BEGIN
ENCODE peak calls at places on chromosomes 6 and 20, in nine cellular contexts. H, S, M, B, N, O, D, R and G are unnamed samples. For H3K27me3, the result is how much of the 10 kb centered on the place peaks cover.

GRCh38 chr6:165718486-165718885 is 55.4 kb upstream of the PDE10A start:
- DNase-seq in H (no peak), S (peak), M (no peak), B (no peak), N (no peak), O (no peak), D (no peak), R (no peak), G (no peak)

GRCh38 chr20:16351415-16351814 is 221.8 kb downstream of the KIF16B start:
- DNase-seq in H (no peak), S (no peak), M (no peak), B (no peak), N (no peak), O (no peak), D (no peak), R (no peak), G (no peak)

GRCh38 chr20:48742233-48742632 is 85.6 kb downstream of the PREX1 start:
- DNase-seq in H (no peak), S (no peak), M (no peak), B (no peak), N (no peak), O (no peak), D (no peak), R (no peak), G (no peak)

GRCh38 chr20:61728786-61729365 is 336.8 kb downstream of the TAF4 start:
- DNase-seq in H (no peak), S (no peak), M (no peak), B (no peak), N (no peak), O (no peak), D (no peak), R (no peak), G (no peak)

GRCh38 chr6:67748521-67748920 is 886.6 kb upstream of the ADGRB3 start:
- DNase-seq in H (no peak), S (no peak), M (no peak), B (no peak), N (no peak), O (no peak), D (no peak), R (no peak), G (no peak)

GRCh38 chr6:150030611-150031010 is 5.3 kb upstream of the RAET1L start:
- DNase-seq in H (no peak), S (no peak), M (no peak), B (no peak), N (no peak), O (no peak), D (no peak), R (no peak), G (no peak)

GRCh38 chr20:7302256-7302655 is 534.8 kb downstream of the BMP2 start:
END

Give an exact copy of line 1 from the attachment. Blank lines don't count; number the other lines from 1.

ENCODE peak calls at places on chromosomes 6 and 20, in nine cellular contexts. H, S, M, B, N, O, D, R and G are unnamed samples. For H3K27me3, the result is how much of the 10 kb centered on the place peaks cover.